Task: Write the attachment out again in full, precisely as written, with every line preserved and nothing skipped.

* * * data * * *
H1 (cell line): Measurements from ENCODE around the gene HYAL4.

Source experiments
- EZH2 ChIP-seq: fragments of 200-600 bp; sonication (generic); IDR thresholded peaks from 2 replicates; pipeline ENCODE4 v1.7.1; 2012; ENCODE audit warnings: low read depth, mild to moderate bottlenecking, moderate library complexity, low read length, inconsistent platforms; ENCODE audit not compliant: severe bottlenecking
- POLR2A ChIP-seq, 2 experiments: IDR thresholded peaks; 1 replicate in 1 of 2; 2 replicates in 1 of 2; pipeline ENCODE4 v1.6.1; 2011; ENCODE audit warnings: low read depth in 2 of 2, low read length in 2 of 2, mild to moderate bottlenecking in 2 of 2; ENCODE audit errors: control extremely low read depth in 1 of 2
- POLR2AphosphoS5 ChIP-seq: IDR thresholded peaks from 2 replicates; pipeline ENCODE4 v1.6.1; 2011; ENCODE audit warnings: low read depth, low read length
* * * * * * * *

H1 (cell line): Measurements from ENCODE around the gene HYAL4.

Source experiments
- EZH2 ChIP-seq: fragments of 200-600 bp; sonication (generic); IDR thresholded peaks from 2 replicates; pipeline ENCODE4 v1.7.1; 2012; ENCODE audit warnings: low read depth, mild to moderate bottlenecking, moderate library complexity, low read length, inconsistent platforms; ENCODE audit not compliant: severe bottlenecking
- POLR2A ChIP-seq, 2 experiments: IDR thresholded peaks; 1 replicate in 1 of 2; 2 replicates in 1 of 2; pipeline ENCODE4 v1.6.1; 2011; ENCODE audit warnings: low read depth in 2 of 2, low read length in 2 of 2, mild to moderate bottlenecking in 2 of 2; ENCODE audit errors: control extremely low read depth in 1 of 2
- POLR2AphosphoS5 ChIP-seq: IDR thresholded peaks from 2 replicates; pipeline ENCODE4 v1.6.1; 2011; ENCODE audit warnings: low read depth, low read length